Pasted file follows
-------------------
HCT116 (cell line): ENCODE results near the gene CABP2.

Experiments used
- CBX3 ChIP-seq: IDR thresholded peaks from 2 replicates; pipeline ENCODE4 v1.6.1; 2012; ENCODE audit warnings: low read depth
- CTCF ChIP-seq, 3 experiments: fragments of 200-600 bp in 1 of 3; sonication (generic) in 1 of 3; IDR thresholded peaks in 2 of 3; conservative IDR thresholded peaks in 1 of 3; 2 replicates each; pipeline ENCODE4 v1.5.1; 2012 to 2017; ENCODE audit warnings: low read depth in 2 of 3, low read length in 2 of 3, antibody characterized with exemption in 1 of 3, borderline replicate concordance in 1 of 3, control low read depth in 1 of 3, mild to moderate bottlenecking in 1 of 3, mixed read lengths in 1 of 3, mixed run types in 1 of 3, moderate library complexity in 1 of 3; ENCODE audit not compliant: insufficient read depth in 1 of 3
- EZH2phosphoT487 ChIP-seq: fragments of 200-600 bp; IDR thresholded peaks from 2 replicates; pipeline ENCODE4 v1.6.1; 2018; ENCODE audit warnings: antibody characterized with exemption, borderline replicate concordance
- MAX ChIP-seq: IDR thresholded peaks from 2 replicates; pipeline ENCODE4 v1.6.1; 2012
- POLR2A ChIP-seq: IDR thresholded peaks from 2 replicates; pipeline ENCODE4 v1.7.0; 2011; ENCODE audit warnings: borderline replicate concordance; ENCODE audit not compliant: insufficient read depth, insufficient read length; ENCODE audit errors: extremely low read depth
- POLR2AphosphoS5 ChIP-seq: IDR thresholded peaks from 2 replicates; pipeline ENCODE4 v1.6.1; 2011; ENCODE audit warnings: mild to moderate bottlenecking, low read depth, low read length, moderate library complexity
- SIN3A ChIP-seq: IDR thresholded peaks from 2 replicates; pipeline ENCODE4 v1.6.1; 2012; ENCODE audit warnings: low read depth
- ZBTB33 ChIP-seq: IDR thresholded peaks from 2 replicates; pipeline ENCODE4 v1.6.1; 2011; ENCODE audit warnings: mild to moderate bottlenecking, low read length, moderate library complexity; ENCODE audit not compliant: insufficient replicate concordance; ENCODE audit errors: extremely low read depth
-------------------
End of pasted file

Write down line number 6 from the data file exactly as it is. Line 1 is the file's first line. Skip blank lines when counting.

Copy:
- MAX ChIP-seq: IDR thresholded peaks from 2 replicates; pipeline ENCODE4 v1.6.1; 2012